Candid conversation with ex-Beatle, including speculation on what 2016 may bring
Paul McCartney once asked the musical question, “Will you still need me…When I’m 64.” He’s nearly a decade on from that now, and the answer is still yes, we do.
As a Beatle, a Wing and a solo artist, McCartney has been impressively consistent and prolific, the writer and singer of myriad timeless pop hits – standards, even, in the case of something like “Yesterday” – and a bit of a renaissance man who also paints, directs films, acts (sort of) and writes children’s books, as well as being an activist fighting for animal rights, poverty relief and environmental concerns.
And the creativity never stops. In addition to playing dates on his continuing “Out There” tour, 2015 found Sir Paul (yes, he’s been knighted) collaborating with rapper Kanye West – even earning a Grammy nomination for their single “FourFiveSeconds” with Rihanna.
And then there’s his bass playing. Since taking over, reluctantly, for Stuart Sutcliffe in 1961, no conversation about rock’s top bassist – or music’s, for that matter – is complete without mentioning McCartney in its Top 5. His nimble style, the rockabilly drive of heroes such as Bill Black and Connie Smith with the melodic complexity of Motown’s James Jamerson, McCartney’s approach has a forceful presence that’s both dominant and complementary, integral to any song he’s playing.
His long and winding road shows no signs of abating any time soon. We don’t know what 2016 will hold, but we thought we’d take this opportunity to cherry pick a few decades’ worth of chats with the man to immerse in a bit of his always charming wit and wisdom…
FBPO: You have been really creatively consistent for – well, forever, it seems. Where does that drive come from?
Paul: It’s simple – I really enjoy what I do. And every so often I just get sort of inspired. I never know why or how, but I think one of the great things is that music is a great healer and it’s a great sort of therapy. Often if you’re going through something difficult, to get into your music is a great thing. So I’ve always been very glad to have my music and I’ve been putting stuff into it that seems to have added up to something.
FBPO: There is, however, an overwhelming positivity in general to your songs.
Paul: That’s funny, isn’t it? I still seem to come out positive and optimistic. I think that’s my character. You look at the lives of the great composers and they were not a lot of fun, some of them. Great painters, too. I was looking at a fantastic painting by Rembrandt in a museum, and I was reminded by the blurb next to it that he died penniless and had a terribly bloody time, but he was one hell of a painter. So that’s why I say therapy. You’re feeling bad, you skulk off to a corner with your guitar and you write something, and somehow you seem to take yourself through it and you work through it with your music. So I thank heaven for that. I feel very, very blessed. People always used to call it a gift, the gift of music, and I think that’s very much, more and more, how I see it.
FBPO: You once said you couldn’t imagine writing songs when you were 40. Now we’re well past that. How does it feel?
Paul: Y’know, I always thought you’d have to finish in rock ‘n’ roll at about 24 or so. It just keeps on going. When you’re 30 you think, “I better finish at about 40” and when you’re 40 you think, “I definitely better finish at 45.” And when you get to 50, I don’t know – you just stop thinking, I guess.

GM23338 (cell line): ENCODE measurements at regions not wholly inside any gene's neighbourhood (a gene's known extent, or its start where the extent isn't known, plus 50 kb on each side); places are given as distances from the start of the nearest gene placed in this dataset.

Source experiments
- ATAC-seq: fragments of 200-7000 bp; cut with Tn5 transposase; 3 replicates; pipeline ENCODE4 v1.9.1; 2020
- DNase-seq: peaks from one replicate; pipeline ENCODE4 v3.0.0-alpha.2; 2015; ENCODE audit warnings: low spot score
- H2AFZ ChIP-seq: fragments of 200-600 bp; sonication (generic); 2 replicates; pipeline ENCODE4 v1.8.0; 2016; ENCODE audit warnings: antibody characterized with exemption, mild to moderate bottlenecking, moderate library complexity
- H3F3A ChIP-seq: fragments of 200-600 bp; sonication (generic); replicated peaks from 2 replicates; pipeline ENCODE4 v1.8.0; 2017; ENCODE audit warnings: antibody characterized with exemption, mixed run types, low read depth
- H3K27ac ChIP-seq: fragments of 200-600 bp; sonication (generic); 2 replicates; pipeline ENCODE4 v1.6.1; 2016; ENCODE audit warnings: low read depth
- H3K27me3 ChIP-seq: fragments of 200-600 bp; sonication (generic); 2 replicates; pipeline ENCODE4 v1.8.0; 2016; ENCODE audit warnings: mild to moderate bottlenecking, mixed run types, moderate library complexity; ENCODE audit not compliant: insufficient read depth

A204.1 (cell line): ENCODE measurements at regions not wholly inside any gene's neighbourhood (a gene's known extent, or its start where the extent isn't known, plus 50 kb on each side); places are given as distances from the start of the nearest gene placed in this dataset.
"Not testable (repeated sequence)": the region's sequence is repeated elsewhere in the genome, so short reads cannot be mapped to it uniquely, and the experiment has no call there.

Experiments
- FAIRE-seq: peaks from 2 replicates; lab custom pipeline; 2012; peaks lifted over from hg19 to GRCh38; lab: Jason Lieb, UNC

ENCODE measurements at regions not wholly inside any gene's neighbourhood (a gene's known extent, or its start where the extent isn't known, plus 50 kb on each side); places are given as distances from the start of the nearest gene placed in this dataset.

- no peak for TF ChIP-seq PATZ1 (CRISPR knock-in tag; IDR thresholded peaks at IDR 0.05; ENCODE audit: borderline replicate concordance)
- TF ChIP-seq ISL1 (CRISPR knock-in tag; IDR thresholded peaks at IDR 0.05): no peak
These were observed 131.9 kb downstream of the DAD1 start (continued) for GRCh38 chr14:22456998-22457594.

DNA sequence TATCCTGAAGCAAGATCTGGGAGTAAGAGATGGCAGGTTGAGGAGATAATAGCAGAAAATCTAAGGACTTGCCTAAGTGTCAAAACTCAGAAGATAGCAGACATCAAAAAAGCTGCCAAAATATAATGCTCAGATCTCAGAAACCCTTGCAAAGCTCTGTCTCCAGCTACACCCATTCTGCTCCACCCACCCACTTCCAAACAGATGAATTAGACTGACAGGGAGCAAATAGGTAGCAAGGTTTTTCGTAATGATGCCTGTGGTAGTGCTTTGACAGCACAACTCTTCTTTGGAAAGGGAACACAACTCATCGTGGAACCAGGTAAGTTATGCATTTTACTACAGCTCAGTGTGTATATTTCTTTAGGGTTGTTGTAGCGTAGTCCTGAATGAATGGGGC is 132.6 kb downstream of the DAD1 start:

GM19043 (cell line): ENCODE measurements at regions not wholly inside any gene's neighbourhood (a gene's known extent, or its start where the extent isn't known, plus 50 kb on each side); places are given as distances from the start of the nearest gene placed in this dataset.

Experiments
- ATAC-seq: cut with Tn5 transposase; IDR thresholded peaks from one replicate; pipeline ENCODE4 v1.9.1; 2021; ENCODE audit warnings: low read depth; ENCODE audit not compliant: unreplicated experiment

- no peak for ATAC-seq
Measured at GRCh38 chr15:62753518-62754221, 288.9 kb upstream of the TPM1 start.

FBPO: Do you take into account the work you’ve already done when you’re working on something new?
Paul: Yeah, I think you do. It would be kind of silly to think that you wouldn’t, really. It’s there. You don’t want to copy it. I think what happens more nowadays is I’m not trying to avoid styles that I used in the past. What I would normally do is, “Oh, no, I’ve done that. I’ve done that sort of string quartet thing, therefore I should never do it again.” But it didn’t bother me after “Yesterday” to kind of do a stringy thing on “Eleanor Rigby.”
FBPO: Was there a time when you consciously avoided trying to sound like the Beatles?
Paul: I remember when the Beatles broke up, we all insisted on being called ex-Beatle. We said, “I won’t do an interview with you unless you write ex-Beatle.” We were very touchy at the time. But enough water has gone under the bridge now for me. I think it was really the advent of Wings and me thinking “Oh, I mustn’t sound anything like the Beatles anymore. I must establish a new direction.” Once I realized that I’d done that and that stood as its own little body of work, then I started more recently to think, “Well, yeah, why not revisit some of these styles and just see if there’s anything interesting in them.” So I’ve done that.
As you say, you’ve got this body of work and you could get very intimidated by it and go, “Oh my God, I’ve done all this. I can never write again.” But I like the process so much that, perhaps foolishly, that doesn’t occur to me. I just go, “Yeah, I’m gonna have a go,” like I always did. I mean, when you reach a degree of fame, whether you like it or not, people remember you like that. John did some greater things after the Beatles – “Give Peace a Chance,” “Imagine,” were certainly as good if not better. But nobody really saw it that way.
FBPO: One of the more interesting Beatles stories was the success of the Beatles 1 album, which was re-released yet again in November as a more deluxe package. Was that as much of a surprise for you as it was for everybody else?
Paul: We just thought it was kind of a cool thing to do. The record company wanted to do it, so what were we gonna do – say “No?” You can’t do it. It’s a cool record, I think. It proves we had a lot of No. 1’s, if nothing else. You spend your life making all your records, and you don’t count `til a project like this comes along and you go, `Whoa, we did that many? That’s fantastic!’ And when it came out, I met a lot of people who said to me, “Gosh, my six-year-old, my eight-year-old, my 10-year-old’s really into you guys from the 1 album.” I was being asked to sign to all these kids, a lot of stuff, which was really interesting to me.
FBPO: People love it when you play those songs, don’t they?
Paul: You see people in the audience, with kids and stuff, and you see grown men crying and stuff, a lot of emotion coming out. It reminds people of a better time or when they were first courting each other or something, which is what these songs seem to do. They take them back to a good place. It’s really good to be the person singing that thing when you see them going through all that stuff. It feels great. To have kids come up to me in the street or in places like this saying, “I wouldn’t have ever been in music if not for you” and stuff like that, it’s really nice. It’s gratifying.
FBPO: It’s a big question, but what’s your sense of the Beatles in general?